Money can make people do crazy things. Here is how your estate plan could effect the relationships in your family.
Fact Checked byMatthew Schwartz, CFP®, CRPC®
Back in 1994 a hilarious film called “Greedy” starring Michael J. Fox and Kirk Douglas hit the big screen. It all played off a dysfunctional family’s desire to inherit the fortune of their rich uncle. I won’t spoil the movie but it quite perfectly illustrates the worst parts of human nature when it comes to inheriting money.
While we all love to believe that our families would never act that way, the truth is money can make people do some crazy things. So how do we avoid the crazy and open up communication?
Let's look at three tips for bringing family into your estate planning process.
Time and time again people procrastinate and procrastinate about making an estate plan. In our last blog we hit on some of the top excuses for not getting started.
If you want to bring your family into the conversation you have to first commit to the process. Sometimes in order to do that we need to understand what happens if we don’t.
If I don’t decide...who does?
When families and individuals decide to not decide on getting an estate plan what they don’t realize is that they in fact have one already. It’s the state’s plan. Meaning, you have died intestate. Which sounds like an awful disease, and it practically is.
When an individual dies intestate a local probate court then has to decide how to distribute your property. While they follow state intestacy laws that try to mimic the final wishes of the average person, your actual wishes remain unknown.
This process is public and contestable. This opens your estate up to claims from people outside the family and creditors. On top of that, the outcome is open to debate. An extended court process simply drains your estate in legal fees and end up making your greatest beneficiary the probate process! Studies have shown that cost for this process can cost anywhere from 3-7% of the estates value.1
So instead of letting the state decide it’s time to decide on what type of plan makes sense for your family.
We have certain items from our years growing up in our homes that hold a special place in our hearts. In the same way, our children have certain things within our homes that hold sentimental value.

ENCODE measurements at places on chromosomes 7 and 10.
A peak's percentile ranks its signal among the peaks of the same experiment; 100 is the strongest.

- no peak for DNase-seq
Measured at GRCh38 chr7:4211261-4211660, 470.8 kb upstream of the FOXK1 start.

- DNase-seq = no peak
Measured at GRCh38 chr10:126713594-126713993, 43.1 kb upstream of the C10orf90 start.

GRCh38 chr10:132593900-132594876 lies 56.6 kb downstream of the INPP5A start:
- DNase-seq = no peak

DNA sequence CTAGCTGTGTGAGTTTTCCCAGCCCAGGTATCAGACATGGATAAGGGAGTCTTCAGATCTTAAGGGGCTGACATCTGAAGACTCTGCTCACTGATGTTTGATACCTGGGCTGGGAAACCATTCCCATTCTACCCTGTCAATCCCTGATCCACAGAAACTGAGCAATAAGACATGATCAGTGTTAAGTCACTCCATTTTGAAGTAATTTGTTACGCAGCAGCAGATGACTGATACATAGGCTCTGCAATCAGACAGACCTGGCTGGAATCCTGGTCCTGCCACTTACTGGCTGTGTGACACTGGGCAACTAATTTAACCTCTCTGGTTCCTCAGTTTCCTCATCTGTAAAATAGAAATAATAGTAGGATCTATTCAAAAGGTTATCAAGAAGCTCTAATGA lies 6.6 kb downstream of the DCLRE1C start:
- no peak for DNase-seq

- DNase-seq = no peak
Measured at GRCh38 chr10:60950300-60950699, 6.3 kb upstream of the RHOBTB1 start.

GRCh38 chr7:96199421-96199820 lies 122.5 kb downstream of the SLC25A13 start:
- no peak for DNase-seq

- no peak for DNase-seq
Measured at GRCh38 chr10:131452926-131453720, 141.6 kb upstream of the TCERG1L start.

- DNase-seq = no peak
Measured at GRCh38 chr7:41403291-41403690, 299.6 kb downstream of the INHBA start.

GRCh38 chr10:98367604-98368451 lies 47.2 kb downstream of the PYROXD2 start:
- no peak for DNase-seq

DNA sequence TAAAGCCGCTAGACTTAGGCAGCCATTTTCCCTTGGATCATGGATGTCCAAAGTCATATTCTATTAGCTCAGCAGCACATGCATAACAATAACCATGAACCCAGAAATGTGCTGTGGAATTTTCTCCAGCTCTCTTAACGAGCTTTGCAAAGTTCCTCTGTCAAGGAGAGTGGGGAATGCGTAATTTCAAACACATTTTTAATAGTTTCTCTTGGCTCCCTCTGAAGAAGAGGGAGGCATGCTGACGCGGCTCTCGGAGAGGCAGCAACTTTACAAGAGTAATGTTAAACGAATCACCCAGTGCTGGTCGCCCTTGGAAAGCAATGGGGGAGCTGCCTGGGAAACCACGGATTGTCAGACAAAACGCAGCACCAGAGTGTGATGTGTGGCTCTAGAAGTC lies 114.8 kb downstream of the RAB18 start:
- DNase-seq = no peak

A great way to make sure you know what those things are is using actual sticky notes! Once you have an estate plan started or established let your family know and invite them to share a couple things that are important to them within the home.
Take an evening and hand out the sticky notepads asking your kids to write their initials on the page and stick it to some of the items they want to be able to inherit from you. After they are done, have them share what the items were and what makes them special. It can help illuminate memories or stories you may not even know.
Privacy is important to most of us. That sense of privacy extends into our relationships with our children. For many, the idea of walking through all the details of the estate and how much is in it can seem overwhelming and invasive.
It also can paint an inaccurate picture today for your children’s tomorrow by giving them the sense that your assets will be their assets so they don’t need to save or work as hard. A parent’s nightmare.
So instead of diving into the nitty gritty hitting an overview of the estate plan can be helpful. Focus on things like…
Who will facilitate the administering of the estate?
Where will a copy of the estate plan be kept?
Who was designated the Power of Attorney for health care and finance?
What are you desires for the advance health care directive?
Avoiding how much everyone gets and how much will be received is wise in many cases. If however there is a family home or cabin that a specific child has shown interest in it can be wise to disclose that to the family so there are no surprises.
While we may not all be passing on millions that could lead to all out madness as in the movie “Greedy”, what we do have is worth having a plan for.